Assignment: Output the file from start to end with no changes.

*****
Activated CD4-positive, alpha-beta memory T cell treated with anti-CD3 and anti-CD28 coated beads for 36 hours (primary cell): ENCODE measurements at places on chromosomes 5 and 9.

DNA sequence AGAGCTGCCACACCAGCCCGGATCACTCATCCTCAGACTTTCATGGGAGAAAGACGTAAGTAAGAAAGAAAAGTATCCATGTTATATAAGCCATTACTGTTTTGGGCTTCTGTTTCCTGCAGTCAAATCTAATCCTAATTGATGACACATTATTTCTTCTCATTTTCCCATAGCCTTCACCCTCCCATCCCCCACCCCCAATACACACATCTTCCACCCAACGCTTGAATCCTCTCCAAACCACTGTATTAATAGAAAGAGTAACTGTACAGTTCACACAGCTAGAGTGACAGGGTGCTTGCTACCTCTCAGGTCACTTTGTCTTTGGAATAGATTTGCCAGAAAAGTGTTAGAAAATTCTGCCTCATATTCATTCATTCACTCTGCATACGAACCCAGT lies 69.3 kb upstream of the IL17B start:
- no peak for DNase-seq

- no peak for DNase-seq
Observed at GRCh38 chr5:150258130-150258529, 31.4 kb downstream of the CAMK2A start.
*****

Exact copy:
Activated CD4-positive, alpha-beta memory T cell treated with anti-CD3 and anti-CD28 coated beads for 36 hours (primary cell): ENCODE measurements at places on chromosomes 5 and 9.

DNA sequence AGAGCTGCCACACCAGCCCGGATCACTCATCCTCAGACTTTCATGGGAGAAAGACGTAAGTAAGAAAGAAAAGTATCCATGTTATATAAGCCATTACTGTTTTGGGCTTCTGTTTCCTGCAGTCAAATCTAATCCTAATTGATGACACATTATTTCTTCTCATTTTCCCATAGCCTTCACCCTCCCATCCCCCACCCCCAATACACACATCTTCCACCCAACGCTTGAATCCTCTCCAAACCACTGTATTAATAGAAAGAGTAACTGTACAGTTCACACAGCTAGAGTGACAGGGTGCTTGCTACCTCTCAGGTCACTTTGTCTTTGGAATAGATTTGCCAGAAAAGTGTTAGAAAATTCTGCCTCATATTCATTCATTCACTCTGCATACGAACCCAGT lies 69.3 kb upstream of the IL17B start:
- no peak for DNase-seq

- no peak for DNase-seq
Observed at GRCh38 chr5:150258130-150258529, 31.4 kb downstream of the CAMK2A start.